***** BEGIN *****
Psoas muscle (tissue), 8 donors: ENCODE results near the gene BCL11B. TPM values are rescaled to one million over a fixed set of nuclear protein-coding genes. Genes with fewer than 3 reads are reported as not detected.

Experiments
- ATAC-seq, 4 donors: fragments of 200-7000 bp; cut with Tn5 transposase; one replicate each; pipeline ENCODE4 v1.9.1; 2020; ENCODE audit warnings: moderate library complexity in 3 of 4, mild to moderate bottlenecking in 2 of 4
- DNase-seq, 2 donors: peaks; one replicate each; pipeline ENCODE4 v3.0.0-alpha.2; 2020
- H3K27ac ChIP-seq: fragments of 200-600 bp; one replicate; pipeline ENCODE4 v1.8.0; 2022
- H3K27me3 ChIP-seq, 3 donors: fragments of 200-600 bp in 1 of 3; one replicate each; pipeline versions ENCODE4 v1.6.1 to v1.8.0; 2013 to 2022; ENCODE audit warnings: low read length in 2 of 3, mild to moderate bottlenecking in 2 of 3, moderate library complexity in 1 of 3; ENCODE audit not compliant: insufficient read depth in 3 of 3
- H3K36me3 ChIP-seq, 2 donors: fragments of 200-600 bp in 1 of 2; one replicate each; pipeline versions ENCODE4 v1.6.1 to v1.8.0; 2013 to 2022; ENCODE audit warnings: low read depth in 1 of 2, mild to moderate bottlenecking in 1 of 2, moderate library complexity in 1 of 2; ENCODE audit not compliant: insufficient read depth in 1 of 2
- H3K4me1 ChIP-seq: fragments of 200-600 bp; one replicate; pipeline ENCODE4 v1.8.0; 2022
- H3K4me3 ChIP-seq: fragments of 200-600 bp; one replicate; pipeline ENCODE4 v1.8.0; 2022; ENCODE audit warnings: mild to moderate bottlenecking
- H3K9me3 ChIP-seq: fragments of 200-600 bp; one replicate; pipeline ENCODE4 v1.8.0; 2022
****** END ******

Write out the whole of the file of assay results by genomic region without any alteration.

Psoas muscle (tissue), 8 donors: ENCODE results near the gene BCL11B. TPM values are rescaled to one million over a fixed set of nuclear protein-coding genes. Genes with fewer than 3 reads are reported as not detected.

Experiments
- ATAC-seq, 4 donors: fragments of 200-7000 bp; cut with Tn5 transposase; one replicate each; pipeline ENCODE4 v1.9.1; 2020; ENCODE audit warnings: moderate library complexity in 3 of 4, mild to moderate bottlenecking in 2 of 4
- DNase-seq, 2 donors: peaks; one replicate each; pipeline ENCODE4 v3.0.0-alpha.2; 2020
- H3K27ac ChIP-seq: fragments of 200-600 bp; one replicate; pipeline ENCODE4 v1.8.0; 2022
- H3K27me3 ChIP-seq, 3 donors: fragments of 200-600 bp in 1 of 3; one replicate each; pipeline versions ENCODE4 v1.6.1 to v1.8.0; 2013 to 2022; ENCODE audit warnings: low read length in 2 of 3, mild to moderate bottlenecking in 2 of 3, moderate library complexity in 1 of 3; ENCODE audit not compliant: insufficient read depth in 3 of 3
- H3K36me3 ChIP-seq, 2 donors: fragments of 200-600 bp in 1 of 2; one replicate each; pipeline versions ENCODE4 v1.6.1 to v1.8.0; 2013 to 2022; ENCODE audit warnings: low read depth in 1 of 2, mild to moderate bottlenecking in 1 of 2, moderate library complexity in 1 of 2; ENCODE audit not compliant: insufficient read depth in 1 of 2
- H3K4me1 ChIP-seq: fragments of 200-600 bp; one replicate; pipeline ENCODE4 v1.8.0; 2022
- H3K4me3 ChIP-seq: fragments of 200-600 bp; one replicate; pipeline ENCODE4 v1.8.0; 2022; ENCODE audit warnings: mild to moderate bottlenecking
- H3K9me3 ChIP-seq: fragments of 200-600 bp; one replicate; pipeline ENCODE4 v1.8.0; 2022